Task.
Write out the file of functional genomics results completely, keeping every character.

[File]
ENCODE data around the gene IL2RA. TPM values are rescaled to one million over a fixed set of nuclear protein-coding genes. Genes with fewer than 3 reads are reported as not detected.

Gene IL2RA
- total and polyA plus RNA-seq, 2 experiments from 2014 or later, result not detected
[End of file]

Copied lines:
ENCODE data around the gene IL2RA. TPM values are rescaled to one million over a fixed set of nuclear protein-coding genes. Genes with fewer than 3 reads are reported as not detected.

Gene IL2RA
- total and polyA plus RNA-seq, 2 experiments from 2014 or later, result not detected